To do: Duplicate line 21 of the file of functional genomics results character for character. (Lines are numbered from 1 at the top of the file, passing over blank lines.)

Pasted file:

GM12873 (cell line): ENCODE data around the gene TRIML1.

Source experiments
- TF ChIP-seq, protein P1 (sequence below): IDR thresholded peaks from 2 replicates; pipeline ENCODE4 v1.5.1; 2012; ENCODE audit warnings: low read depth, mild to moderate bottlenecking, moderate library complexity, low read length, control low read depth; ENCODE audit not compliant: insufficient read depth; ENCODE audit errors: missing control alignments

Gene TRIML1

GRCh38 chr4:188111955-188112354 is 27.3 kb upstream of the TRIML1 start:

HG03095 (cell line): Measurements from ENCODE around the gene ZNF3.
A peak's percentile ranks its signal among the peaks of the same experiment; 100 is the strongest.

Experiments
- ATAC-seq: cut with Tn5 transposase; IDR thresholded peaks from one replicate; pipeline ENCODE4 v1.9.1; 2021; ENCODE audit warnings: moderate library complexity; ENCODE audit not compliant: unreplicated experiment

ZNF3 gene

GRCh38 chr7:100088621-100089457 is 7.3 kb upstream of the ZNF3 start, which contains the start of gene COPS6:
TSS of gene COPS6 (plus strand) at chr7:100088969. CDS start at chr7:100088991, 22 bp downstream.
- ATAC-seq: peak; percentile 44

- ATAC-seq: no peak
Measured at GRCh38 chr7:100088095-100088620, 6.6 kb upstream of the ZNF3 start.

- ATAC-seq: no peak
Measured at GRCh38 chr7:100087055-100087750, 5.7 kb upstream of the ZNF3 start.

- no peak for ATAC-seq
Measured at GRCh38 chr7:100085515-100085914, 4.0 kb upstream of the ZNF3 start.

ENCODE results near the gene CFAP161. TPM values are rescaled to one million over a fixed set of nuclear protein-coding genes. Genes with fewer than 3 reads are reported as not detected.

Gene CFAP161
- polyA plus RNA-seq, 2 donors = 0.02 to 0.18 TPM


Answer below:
Gene CFAP161